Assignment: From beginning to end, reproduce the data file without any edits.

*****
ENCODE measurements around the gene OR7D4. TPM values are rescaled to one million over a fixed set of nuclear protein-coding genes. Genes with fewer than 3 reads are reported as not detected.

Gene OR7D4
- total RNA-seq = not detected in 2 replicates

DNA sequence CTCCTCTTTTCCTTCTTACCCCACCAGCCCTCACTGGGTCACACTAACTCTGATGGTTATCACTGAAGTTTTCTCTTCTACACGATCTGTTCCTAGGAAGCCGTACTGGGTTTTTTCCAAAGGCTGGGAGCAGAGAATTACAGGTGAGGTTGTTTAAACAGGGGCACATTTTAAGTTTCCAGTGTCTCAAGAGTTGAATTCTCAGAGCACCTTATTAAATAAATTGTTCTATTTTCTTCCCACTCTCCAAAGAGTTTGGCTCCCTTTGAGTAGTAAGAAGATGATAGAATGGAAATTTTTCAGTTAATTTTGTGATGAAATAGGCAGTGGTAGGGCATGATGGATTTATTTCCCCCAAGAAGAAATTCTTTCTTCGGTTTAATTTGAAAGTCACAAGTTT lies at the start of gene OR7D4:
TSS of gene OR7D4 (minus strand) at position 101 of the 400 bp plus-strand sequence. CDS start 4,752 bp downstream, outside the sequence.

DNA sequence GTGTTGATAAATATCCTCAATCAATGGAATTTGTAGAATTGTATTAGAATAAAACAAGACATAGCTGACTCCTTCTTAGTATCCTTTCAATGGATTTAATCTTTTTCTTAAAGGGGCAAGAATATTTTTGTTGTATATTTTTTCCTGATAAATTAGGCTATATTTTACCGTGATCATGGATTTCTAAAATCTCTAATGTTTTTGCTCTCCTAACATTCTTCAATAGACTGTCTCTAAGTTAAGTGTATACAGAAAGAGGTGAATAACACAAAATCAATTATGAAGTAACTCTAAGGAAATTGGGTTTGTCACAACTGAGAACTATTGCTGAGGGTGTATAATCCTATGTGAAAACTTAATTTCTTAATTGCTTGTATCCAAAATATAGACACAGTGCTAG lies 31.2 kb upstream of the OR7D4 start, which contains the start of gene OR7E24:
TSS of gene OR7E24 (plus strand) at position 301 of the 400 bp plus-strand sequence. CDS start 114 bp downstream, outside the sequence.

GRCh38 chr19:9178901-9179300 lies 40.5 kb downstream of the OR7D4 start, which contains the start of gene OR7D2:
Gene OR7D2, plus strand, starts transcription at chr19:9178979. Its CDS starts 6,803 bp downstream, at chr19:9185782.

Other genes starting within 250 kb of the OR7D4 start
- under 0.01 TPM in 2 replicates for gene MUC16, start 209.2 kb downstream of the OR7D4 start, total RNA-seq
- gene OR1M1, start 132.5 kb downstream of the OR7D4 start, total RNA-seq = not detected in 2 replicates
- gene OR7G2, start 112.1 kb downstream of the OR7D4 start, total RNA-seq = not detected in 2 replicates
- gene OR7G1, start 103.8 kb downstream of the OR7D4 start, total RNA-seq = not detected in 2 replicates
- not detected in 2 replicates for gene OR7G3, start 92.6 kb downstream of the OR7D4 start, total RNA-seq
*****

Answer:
ENCODE measurements around the gene OR7D4. TPM values are rescaled to one million over a fixed set of nuclear protein-coding genes. Genes with fewer than 3 reads are reported as not detected.

Gene OR7D4
- total RNA-seq = not detected in 2 replicates

DNA sequence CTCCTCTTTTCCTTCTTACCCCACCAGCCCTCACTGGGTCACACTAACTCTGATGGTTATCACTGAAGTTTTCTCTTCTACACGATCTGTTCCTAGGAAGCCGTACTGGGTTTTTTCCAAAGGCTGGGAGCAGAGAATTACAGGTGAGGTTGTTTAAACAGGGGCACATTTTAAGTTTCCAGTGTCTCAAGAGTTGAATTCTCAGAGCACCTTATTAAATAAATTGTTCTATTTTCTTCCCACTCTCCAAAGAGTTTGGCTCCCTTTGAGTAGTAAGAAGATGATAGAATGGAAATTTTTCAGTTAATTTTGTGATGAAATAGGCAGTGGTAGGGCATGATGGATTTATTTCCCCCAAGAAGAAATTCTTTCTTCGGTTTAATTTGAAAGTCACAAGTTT lies at the start of gene OR7D4:
TSS of gene OR7D4 (minus strand) at position 101 of the 400 bp plus-strand sequence. CDS start 4,752 bp downstream, outside the sequence.

DNA sequence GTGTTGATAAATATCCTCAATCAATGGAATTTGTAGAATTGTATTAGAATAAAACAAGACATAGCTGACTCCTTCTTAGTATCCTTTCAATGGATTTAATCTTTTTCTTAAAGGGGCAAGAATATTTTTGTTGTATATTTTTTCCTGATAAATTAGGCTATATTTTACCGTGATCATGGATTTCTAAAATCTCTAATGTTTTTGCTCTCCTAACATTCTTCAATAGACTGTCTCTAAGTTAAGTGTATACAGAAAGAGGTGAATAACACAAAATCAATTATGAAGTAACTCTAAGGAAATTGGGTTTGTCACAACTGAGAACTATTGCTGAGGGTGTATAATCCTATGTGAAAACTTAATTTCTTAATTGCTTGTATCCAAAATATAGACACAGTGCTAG lies 31.2 kb upstream of the OR7D4 start, which contains the start of gene OR7E24:
TSS of gene OR7E24 (plus strand) at position 301 of the 400 bp plus-strand sequence. CDS start 114 bp downstream, outside the sequence.

GRCh38 chr19:9178901-9179300 lies 40.5 kb downstream of the OR7D4 start, which contains the start of gene OR7D2:
Gene OR7D2, plus strand, starts transcription at chr19:9178979. Its CDS starts 6,803 bp downstream, at chr19:9185782.

Other genes starting within 250 kb of the OR7D4 start
- under 0.01 TPM in 2 replicates for gene MUC16, start 209.2 kb downstream of the OR7D4 start, total RNA-seq
- gene OR1M1, start 132.5 kb downstream of the OR7D4 start, total RNA-seq = not detected in 2 replicates
- gene OR7G2, start 112.1 kb downstream of the OR7D4 start, total RNA-seq = not detected in 2 replicates
- gene OR7G1, start 103.8 kb downstream of the OR7D4 start, total RNA-seq = not detected in 2 replicates
- not detected in 2 replicates for gene OR7G3, start 92.6 kb downstream of the OR7D4 start, total RNA-seq